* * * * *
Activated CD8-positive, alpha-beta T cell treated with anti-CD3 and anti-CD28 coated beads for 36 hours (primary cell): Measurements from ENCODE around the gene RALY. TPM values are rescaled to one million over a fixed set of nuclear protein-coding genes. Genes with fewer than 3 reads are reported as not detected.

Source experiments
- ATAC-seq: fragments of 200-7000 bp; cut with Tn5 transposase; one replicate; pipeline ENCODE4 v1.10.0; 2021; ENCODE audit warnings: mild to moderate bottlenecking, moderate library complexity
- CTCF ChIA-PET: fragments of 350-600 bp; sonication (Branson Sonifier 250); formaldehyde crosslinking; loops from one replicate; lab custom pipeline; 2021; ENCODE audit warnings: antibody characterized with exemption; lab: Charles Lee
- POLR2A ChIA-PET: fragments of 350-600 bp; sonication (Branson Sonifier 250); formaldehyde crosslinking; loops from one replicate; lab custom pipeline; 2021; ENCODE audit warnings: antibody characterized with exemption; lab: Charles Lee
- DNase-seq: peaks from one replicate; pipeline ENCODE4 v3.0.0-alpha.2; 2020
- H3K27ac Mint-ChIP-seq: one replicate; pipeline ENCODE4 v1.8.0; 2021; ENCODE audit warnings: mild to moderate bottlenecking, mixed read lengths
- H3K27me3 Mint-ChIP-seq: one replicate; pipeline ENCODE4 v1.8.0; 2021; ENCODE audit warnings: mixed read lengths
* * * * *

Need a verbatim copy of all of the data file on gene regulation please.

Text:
Activated CD8-positive, alpha-beta T cell treated with anti-CD3 and anti-CD28 coated beads for 36 hours (primary cell): Measurements from ENCODE around the gene RALY. TPM values are rescaled to one million over a fixed set of nuclear protein-coding genes. Genes with fewer than 3 reads are reported as not detected.

Source experiments
- ATAC-seq: fragments of 200-7000 bp; cut with Tn5 transposase; one replicate; pipeline ENCODE4 v1.10.0; 2021; ENCODE audit warnings: mild to moderate bottlenecking, moderate library complexity
- CTCF ChIA-PET: fragments of 350-600 bp; sonication (Branson Sonifier 250); formaldehyde crosslinking; loops from one replicate; lab custom pipeline; 2021; ENCODE audit warnings: antibody characterized with exemption; lab: Charles Lee
- POLR2A ChIA-PET: fragments of 350-600 bp; sonication (Branson Sonifier 250); formaldehyde crosslinking; loops from one replicate; lab custom pipeline; 2021; ENCODE audit warnings: antibody characterized with exemption; lab: Charles Lee
- DNase-seq: peaks from one replicate; pipeline ENCODE4 v3.0.0-alpha.2; 2020
- H3K27ac Mint-ChIP-seq: one replicate; pipeline ENCODE4 v1.8.0; 2021; ENCODE audit warnings: mild to moderate bottlenecking, mixed read lengths
- H3K27me3 Mint-ChIP-seq: one replicate; pipeline ENCODE4 v1.8.0; 2021; ENCODE audit warnings: mixed read lengths